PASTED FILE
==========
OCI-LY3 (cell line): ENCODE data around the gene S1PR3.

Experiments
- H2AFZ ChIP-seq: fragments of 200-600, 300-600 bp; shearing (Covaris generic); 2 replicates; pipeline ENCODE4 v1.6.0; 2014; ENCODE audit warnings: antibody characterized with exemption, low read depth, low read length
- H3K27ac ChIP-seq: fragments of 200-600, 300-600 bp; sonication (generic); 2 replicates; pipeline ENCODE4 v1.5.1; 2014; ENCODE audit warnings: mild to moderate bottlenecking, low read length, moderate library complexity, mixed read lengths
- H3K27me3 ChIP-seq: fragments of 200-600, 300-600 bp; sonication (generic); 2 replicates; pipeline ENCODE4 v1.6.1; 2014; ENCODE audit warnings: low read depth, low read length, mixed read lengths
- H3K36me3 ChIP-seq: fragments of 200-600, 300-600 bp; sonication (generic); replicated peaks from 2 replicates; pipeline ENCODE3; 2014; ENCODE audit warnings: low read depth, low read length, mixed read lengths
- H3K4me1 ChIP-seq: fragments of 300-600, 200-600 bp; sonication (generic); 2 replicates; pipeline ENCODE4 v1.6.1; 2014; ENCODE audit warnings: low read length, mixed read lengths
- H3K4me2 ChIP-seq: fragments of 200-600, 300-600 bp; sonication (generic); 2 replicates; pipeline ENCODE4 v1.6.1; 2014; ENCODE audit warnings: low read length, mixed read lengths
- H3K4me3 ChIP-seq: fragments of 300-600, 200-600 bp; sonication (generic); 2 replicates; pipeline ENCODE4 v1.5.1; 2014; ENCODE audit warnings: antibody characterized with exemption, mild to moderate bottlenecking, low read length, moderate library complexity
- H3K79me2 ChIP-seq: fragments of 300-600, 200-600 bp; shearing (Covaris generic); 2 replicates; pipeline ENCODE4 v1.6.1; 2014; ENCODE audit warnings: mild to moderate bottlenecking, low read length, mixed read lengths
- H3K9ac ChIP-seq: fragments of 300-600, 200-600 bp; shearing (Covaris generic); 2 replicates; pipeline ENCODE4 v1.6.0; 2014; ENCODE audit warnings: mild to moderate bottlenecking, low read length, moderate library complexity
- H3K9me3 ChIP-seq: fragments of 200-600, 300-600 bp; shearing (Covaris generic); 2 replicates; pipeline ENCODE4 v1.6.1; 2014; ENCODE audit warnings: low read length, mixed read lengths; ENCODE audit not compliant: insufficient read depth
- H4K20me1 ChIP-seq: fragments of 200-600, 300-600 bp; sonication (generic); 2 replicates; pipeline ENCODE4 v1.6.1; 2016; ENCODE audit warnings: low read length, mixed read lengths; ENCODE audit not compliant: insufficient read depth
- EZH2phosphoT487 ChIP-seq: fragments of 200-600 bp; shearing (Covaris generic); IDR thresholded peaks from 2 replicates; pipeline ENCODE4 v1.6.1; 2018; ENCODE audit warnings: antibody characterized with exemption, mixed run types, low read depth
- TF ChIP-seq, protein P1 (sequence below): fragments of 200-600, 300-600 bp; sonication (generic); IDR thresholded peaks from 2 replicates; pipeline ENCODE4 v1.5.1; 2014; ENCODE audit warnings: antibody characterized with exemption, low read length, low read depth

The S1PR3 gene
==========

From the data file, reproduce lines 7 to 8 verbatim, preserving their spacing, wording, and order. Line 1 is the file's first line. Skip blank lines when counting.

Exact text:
- H3K4me1 ChIP-seq: fragments of 300-600, 200-600 bp; sonication (generic); 2 replicates; pipeline ENCODE4 v1.6.1; 2014; ENCODE audit warnings: low read length, mixed read lengths
- H3K4me2 ChIP-seq: fragments of 200-600, 300-600 bp; sonication (generic); 2 replicates; pipeline ENCODE4 v1.6.1; 2014; ENCODE audit warnings: low read length, mixed read lengths